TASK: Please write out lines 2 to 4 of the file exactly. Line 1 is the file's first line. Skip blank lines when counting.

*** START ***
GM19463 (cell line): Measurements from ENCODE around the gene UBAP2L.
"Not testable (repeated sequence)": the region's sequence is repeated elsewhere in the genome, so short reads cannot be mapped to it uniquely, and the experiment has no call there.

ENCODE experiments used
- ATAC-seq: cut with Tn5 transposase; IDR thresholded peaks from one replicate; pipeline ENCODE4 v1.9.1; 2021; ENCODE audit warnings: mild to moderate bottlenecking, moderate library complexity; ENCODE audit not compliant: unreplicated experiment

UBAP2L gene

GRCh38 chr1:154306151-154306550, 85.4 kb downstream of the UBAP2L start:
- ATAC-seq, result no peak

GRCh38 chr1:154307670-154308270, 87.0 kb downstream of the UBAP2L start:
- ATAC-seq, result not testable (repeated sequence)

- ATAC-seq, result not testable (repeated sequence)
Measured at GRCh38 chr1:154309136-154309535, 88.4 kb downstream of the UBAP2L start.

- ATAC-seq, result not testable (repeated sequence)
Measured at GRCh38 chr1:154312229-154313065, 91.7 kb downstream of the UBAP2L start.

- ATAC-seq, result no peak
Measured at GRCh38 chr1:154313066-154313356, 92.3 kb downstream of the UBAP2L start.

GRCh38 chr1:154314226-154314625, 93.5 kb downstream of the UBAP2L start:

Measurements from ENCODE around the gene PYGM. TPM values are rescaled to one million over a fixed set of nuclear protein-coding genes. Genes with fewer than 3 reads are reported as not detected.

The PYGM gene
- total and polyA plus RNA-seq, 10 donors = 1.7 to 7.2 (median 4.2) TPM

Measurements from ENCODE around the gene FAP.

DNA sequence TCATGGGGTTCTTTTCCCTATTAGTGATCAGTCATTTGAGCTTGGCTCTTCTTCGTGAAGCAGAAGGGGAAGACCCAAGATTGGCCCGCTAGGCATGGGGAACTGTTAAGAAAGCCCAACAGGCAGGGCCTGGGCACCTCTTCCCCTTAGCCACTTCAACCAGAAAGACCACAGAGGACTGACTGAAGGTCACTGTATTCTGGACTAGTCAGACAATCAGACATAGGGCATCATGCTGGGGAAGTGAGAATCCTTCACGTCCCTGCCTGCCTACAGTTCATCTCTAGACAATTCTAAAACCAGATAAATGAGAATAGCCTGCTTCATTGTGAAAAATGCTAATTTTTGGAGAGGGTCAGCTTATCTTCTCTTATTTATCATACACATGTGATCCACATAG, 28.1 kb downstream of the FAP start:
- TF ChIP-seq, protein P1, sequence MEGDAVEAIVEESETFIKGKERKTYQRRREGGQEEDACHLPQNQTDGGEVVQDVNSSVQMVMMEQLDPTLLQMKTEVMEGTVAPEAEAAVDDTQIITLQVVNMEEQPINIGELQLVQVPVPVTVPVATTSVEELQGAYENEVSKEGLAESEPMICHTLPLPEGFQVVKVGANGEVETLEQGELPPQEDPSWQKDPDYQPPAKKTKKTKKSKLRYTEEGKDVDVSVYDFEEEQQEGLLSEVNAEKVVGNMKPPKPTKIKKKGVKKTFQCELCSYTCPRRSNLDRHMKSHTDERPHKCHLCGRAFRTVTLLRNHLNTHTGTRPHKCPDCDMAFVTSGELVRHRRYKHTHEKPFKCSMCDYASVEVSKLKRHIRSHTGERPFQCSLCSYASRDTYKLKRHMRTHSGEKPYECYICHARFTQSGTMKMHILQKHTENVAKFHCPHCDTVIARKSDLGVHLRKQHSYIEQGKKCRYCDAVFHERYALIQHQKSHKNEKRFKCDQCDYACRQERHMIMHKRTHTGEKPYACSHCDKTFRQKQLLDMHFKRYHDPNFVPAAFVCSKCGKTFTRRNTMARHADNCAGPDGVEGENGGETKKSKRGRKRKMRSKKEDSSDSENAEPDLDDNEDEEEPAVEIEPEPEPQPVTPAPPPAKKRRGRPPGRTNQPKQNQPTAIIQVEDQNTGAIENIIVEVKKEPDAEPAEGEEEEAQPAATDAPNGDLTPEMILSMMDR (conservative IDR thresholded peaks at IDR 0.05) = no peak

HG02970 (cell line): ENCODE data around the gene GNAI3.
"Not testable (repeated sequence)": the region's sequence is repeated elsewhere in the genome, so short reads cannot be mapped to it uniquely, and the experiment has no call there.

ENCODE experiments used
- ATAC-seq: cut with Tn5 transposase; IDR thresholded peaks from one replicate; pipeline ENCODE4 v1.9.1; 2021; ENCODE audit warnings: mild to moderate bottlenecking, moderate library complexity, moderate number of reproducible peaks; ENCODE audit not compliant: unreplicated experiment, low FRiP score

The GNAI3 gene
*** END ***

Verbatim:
"Not testable (repeated sequence)": the region's sequence is repeated elsewhere in the genome, so short reads cannot be mapped to it uniquely, and the experiment has no call there.

ENCODE experiments used
- ATAC-seq: cut with Tn5 transposase; IDR thresholded peaks from one replicate; pipeline ENCODE4 v1.9.1; 2021; ENCODE audit warnings: mild to moderate bottlenecking, moderate library complexity; ENCODE audit not compliant: unreplicated experiment